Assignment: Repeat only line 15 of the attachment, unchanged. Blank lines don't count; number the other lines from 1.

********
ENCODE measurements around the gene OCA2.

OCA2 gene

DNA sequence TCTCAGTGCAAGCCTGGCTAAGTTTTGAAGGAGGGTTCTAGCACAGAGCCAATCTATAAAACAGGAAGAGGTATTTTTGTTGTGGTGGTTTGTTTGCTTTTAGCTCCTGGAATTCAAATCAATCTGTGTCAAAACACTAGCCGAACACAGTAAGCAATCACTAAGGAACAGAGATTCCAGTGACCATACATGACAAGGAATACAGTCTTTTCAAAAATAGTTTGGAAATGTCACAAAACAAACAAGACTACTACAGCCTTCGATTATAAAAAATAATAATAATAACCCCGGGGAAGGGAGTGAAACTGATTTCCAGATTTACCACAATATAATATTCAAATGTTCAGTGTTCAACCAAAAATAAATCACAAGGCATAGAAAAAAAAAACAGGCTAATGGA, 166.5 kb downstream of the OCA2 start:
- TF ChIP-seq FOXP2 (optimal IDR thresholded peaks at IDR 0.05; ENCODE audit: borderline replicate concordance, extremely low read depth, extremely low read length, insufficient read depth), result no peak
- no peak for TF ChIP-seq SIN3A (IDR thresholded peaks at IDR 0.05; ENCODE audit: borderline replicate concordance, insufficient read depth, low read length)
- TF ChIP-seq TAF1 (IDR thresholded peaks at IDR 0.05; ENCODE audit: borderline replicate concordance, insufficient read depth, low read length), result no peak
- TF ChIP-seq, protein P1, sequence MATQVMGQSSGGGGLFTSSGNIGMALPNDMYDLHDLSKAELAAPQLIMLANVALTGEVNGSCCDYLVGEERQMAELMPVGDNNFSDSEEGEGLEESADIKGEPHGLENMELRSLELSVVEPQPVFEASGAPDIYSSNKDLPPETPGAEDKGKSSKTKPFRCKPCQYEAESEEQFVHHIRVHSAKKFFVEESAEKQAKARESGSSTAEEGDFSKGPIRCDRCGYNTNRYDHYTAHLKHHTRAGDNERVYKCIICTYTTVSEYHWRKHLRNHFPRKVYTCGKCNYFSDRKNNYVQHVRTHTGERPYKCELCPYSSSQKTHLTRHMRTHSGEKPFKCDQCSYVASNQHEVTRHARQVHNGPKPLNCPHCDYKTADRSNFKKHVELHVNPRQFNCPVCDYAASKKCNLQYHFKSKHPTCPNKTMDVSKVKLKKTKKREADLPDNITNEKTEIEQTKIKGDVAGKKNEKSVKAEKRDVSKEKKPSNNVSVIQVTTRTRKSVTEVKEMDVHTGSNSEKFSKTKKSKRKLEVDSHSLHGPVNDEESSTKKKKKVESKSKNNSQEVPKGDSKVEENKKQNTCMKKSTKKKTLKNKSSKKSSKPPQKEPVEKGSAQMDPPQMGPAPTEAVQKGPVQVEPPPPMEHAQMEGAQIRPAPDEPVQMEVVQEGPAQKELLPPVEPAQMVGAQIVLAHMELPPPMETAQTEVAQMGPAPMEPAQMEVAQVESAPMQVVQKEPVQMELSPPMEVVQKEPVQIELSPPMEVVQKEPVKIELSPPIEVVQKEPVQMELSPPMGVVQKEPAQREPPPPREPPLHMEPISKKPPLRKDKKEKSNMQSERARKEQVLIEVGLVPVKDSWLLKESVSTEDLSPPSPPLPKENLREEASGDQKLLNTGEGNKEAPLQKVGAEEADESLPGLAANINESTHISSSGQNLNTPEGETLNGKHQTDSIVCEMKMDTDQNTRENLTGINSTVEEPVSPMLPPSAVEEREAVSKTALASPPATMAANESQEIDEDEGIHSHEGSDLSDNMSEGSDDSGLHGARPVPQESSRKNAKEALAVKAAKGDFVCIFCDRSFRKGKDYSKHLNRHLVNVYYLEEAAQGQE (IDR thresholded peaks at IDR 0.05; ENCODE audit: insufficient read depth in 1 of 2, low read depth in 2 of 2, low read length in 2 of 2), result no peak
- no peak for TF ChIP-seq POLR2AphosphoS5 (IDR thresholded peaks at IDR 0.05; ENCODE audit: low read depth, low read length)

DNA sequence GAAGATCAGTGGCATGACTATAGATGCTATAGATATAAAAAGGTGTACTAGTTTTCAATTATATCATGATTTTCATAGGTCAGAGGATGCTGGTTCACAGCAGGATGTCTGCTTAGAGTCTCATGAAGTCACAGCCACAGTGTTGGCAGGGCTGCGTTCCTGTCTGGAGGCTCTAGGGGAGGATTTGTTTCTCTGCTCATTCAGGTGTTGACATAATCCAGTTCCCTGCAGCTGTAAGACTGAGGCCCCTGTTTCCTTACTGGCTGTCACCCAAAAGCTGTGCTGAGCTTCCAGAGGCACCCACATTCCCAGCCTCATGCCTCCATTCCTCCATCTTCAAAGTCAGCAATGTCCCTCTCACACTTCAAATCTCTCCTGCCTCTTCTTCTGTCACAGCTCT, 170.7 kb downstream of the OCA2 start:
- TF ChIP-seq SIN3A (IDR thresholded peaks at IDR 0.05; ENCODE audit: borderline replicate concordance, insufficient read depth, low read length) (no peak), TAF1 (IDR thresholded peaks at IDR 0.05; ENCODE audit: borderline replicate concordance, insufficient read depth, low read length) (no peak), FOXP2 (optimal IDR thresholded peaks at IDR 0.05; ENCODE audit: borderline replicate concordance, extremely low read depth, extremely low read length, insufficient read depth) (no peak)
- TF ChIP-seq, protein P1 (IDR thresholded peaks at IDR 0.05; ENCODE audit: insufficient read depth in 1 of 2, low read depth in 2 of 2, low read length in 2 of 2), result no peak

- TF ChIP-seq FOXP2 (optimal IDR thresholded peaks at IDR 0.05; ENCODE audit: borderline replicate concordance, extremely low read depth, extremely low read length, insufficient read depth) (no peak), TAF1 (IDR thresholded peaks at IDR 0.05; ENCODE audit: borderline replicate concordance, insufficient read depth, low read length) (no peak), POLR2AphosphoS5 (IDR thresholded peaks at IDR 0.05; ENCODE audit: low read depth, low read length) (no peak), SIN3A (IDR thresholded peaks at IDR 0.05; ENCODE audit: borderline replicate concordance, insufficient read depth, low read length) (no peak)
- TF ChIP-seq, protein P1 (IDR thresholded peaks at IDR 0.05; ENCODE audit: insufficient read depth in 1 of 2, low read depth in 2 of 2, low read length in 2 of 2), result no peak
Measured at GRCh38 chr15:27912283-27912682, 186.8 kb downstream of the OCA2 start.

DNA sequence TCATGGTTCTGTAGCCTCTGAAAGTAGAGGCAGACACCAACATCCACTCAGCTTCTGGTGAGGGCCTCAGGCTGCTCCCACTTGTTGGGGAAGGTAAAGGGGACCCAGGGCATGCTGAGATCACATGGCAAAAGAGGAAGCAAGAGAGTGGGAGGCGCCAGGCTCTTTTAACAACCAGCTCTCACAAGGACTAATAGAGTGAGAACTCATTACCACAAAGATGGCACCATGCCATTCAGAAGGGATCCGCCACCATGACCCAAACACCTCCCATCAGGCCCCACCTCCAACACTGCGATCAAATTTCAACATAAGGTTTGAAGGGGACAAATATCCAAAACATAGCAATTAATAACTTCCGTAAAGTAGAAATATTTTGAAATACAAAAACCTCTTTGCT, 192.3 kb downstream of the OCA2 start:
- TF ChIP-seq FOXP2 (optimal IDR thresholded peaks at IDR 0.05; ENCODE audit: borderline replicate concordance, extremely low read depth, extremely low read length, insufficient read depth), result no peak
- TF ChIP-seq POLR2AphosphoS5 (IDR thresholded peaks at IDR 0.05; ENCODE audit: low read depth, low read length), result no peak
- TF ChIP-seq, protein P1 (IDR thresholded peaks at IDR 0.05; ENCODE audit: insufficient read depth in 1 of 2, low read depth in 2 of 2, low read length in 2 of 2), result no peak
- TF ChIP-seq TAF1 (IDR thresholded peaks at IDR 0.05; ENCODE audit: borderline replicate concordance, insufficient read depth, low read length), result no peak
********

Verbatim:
DNA sequence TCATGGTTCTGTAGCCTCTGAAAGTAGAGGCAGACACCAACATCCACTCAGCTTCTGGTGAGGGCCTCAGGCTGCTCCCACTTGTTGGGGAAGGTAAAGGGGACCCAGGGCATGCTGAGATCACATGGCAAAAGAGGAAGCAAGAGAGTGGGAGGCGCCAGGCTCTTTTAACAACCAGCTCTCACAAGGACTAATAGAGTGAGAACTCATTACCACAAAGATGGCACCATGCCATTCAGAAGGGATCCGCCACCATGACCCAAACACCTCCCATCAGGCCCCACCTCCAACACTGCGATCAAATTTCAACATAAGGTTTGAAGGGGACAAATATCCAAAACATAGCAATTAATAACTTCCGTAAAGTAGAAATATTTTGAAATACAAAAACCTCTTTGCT, 192.3 kb downstream of the OCA2 start: